The Palo Alto, California-based mobile marketing platform specializes in mobile display advertising. In other words, it helps facilitate ad placement for advertisers inside of apps. So, imagine playing a mobile game, and a little banner ad or interstitial prompt suggests downloading a retailer’s app or buying its latest hot-selling pair of leggings. That might be Liftoff’s handiwork in action, since the company creates and buys ads on behalf of brands.
And business has been good. With customers like CBS Sports and RetailMeNot, its three-year revenue growth surged 16,980 percent to $59.6 million in 2016–helping it land at No. 8 on this year’s list of the fastest-growing private companies in America.
Liftoff’s key innovation is that it only gets paid when the ads actually work. “We like to say we help advertisers de-risk their spend,” said co-founder and CEO Mark Ellis, who referenced the company’s policy of only charging clients when web users actually convert into customers or sign up for a company’s offerings. “It puts us on the same side of the table with [advertisers],” he says.
Moving to mobile
Liftoff launched in 2012, four years after Apple debuted the App Store and thereby accelerated the craze for all things mobile. Ellis and his co-founders, Harry Robertson and Phil Crosby — all alums of video-management company Ooyala — saw the writing on the wall. “We had the benefit of working together for many years,” Ellis said. “Each in our own way, we experienced firsthand the challenges of mobile companies that are trying to scale.”
CREDIT: Courtesy Liftoff
Their move was well timed. Mobile apps had become mainstream, their creators were increasingly monetizing through advertising, and established brands were intrigued enough to move money into the nascent medium. Marc Andreessen wrote in 2007, “I’ll assert that market is the most important factor in a startup’s success or failure.” With 2.2 million apps now living within Apple’s App Store alone, Liftoff’s choice of market has proved prescient.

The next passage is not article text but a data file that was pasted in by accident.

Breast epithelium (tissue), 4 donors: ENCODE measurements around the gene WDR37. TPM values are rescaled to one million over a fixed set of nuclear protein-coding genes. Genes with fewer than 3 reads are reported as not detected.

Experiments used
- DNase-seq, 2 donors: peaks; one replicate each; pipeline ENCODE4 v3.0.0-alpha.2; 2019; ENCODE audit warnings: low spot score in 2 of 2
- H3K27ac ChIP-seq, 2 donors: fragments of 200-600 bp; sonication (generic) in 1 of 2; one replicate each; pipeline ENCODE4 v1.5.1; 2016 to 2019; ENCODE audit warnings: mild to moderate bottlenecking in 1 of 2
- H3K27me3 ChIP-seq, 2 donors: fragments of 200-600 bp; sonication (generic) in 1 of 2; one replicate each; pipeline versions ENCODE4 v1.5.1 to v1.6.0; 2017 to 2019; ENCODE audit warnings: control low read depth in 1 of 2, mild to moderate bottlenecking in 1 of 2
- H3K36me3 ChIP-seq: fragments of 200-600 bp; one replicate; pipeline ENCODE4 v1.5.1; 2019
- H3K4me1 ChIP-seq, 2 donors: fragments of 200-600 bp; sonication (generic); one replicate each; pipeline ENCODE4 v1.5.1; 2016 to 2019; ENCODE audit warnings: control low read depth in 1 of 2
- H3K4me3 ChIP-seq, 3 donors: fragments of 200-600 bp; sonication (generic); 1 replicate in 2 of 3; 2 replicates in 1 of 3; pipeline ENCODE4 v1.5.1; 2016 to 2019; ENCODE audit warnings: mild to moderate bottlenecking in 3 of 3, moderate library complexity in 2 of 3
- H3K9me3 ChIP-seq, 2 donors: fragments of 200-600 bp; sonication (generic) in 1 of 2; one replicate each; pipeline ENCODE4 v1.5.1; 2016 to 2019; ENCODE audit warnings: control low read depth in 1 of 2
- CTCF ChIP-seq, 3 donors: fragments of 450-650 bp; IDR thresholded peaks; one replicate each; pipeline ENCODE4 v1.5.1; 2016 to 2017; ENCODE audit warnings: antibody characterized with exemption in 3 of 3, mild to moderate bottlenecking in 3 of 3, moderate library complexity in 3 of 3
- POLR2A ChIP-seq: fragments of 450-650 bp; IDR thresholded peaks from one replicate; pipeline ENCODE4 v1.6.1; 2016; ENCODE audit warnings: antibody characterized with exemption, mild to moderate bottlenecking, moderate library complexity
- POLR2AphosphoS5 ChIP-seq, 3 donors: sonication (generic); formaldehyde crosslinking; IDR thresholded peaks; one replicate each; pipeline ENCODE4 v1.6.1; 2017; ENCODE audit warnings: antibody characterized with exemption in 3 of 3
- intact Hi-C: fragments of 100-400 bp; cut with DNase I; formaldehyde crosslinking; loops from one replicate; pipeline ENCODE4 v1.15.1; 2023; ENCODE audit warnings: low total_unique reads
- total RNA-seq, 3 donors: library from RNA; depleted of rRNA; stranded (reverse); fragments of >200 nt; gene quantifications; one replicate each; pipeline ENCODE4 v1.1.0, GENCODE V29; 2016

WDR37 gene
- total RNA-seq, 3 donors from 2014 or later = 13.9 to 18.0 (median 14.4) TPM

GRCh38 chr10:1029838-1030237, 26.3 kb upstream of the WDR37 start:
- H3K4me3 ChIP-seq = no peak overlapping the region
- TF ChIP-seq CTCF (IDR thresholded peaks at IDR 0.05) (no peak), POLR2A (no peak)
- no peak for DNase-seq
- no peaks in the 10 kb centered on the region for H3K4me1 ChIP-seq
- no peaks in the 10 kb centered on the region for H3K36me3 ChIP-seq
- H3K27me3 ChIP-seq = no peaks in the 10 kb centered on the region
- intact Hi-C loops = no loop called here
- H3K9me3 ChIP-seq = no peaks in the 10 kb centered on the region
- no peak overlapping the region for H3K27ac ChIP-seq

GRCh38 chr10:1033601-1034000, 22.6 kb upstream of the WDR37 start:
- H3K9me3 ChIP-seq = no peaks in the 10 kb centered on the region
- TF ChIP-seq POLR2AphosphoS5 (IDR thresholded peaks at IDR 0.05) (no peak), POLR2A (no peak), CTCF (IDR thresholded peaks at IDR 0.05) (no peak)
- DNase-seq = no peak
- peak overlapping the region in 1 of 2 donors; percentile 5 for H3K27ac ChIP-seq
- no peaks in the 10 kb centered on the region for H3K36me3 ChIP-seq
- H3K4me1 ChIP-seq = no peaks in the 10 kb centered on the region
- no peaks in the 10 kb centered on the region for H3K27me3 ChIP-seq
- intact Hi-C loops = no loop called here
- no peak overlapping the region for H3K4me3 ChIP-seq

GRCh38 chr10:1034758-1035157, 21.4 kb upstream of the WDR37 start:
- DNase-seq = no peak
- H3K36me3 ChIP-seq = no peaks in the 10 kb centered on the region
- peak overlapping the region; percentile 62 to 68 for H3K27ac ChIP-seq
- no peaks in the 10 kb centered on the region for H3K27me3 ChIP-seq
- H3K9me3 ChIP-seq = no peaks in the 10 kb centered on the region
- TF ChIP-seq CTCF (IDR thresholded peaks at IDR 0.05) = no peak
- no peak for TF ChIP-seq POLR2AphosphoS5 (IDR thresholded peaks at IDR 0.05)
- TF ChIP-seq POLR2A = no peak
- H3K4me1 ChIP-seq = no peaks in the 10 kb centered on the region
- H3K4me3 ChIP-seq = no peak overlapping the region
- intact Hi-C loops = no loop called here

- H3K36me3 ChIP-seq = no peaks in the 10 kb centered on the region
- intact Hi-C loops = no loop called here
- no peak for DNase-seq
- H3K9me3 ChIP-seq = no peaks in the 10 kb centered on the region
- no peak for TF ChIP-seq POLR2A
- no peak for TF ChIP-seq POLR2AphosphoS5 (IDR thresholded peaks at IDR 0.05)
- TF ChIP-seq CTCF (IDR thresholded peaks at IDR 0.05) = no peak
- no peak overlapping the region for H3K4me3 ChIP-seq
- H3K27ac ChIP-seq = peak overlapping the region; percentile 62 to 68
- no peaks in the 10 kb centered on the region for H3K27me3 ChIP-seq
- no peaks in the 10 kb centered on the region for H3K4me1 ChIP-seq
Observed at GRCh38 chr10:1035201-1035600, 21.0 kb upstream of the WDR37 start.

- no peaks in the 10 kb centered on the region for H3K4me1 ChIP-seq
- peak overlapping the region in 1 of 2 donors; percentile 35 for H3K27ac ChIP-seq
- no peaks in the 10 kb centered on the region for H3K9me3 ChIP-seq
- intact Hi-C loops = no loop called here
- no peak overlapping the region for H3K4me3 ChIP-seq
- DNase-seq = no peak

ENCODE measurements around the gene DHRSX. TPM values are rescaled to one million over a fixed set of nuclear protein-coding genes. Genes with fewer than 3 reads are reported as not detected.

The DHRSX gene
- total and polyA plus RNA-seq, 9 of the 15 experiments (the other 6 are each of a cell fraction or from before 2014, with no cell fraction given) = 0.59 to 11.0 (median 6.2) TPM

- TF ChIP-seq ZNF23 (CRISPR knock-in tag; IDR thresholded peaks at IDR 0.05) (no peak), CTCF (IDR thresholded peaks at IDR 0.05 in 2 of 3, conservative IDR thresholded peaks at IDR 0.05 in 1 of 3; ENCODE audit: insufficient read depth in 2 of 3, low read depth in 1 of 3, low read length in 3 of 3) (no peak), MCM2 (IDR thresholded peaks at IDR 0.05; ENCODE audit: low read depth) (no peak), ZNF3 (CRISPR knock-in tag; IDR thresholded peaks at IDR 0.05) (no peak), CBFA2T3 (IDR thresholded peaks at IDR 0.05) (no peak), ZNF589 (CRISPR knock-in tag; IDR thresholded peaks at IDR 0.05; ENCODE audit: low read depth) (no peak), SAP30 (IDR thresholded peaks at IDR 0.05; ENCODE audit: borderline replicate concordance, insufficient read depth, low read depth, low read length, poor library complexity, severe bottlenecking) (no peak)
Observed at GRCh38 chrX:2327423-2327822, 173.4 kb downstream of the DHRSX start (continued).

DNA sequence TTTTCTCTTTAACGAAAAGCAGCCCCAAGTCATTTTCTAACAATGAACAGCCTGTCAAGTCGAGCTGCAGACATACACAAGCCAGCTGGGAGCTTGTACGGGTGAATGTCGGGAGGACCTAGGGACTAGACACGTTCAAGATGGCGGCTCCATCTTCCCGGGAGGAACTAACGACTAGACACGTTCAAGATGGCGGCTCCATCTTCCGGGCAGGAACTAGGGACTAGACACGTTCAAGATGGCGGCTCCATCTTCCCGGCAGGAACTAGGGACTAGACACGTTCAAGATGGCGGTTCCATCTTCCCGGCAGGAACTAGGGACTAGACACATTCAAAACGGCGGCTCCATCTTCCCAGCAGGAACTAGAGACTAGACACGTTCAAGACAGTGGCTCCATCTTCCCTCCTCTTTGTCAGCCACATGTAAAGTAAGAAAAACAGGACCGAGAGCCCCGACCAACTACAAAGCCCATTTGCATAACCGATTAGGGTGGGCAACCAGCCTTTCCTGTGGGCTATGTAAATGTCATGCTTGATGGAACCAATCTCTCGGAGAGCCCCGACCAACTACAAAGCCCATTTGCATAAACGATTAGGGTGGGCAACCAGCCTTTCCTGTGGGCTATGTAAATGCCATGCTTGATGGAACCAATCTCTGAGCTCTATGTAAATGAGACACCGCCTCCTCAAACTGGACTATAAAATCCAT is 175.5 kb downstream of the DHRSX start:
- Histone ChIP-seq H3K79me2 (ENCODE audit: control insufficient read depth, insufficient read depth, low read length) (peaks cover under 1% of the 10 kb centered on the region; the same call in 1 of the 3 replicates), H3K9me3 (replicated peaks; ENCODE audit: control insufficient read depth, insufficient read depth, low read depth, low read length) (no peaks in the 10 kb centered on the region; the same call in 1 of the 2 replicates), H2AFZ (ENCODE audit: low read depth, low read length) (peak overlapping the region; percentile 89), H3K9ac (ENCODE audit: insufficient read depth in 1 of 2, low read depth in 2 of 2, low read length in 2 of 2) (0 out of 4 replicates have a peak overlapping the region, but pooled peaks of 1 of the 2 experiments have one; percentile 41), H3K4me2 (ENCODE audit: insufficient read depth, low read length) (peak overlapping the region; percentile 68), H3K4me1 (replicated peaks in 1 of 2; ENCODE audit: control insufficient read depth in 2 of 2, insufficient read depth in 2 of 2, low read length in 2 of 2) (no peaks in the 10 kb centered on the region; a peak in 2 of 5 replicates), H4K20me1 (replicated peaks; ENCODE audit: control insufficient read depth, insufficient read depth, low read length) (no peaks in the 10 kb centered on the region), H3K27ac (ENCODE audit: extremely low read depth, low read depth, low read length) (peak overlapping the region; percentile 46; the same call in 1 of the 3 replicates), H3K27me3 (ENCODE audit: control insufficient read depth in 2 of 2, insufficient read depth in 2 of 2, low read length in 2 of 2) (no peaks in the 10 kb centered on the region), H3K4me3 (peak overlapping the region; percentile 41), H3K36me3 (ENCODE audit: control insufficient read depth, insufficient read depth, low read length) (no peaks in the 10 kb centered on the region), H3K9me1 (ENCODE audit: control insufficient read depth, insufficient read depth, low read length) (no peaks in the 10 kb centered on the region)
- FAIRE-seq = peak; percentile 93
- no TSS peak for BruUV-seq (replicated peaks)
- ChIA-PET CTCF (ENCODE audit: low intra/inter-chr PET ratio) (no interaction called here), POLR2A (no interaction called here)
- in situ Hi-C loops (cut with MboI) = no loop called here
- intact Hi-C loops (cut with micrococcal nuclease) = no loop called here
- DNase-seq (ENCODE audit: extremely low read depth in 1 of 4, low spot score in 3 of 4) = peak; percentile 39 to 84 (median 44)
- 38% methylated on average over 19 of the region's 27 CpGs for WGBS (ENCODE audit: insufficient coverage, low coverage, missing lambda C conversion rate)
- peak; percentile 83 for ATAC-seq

The way forward
But after half a decade, it’s fair to ask: Is Liftoff’s target market still just as hot? In North America, owning a smartphone is the default, and it may feel like mobile innovation is done remaking the world. Meanwhile, growth in mobile advertising has been primarily reaped by Google and Facebook, rather than the programmatic display inventory that Liftoff depends on.
Perhaps that’s a blessing in disguise, in terms of what it says about advertisers’ needs, since Liftoff’s value proposition is bringing the ROI and accountability of search or social advertising to the banners and interstitials that smartphone users have become so accustomed to tapping past.
Indeed, despite the high level of smartphone saturation in the U.S. and most other developed countries, the number of engaged users still up for grabs continues to widen. Globally, unique mobile users grew by 5 percent, up 222 million, over the course of 2016, according to a joint report by creative agency We Are Social and social media management company Hootsuite.
What’s more, high-speed 3G and 4G connectivity rates increased by 9 percent year-over-year, with the result that more than half of the world’s mobile connections can now be considered “broadband,” adds the report. Total data traffic around the world now exceeds 7 billion gigabytes each month, with the average smartphone accessing nearly 2 gigabytes of data every month.
Accordingly, Liftoff is an international company. In addition to its Palo Alto headquarters, the company has offices in New York, London, Singapore, and Tokyo. “We’ll certainly be opening one more office before the end of this year, and then we’ll look to do a few more next year,” Ellis said. He explained that the particular interest in the Asia-Pacific region “is because both the world’s population disproportionately resides in APAC, but also, in terms of mobile usage, they rival North America, in terms of ad dollars being spent.” That, he added, equates to more mobile users: “We naturally want to be in the most compelling markets.”
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Categories: Money Matters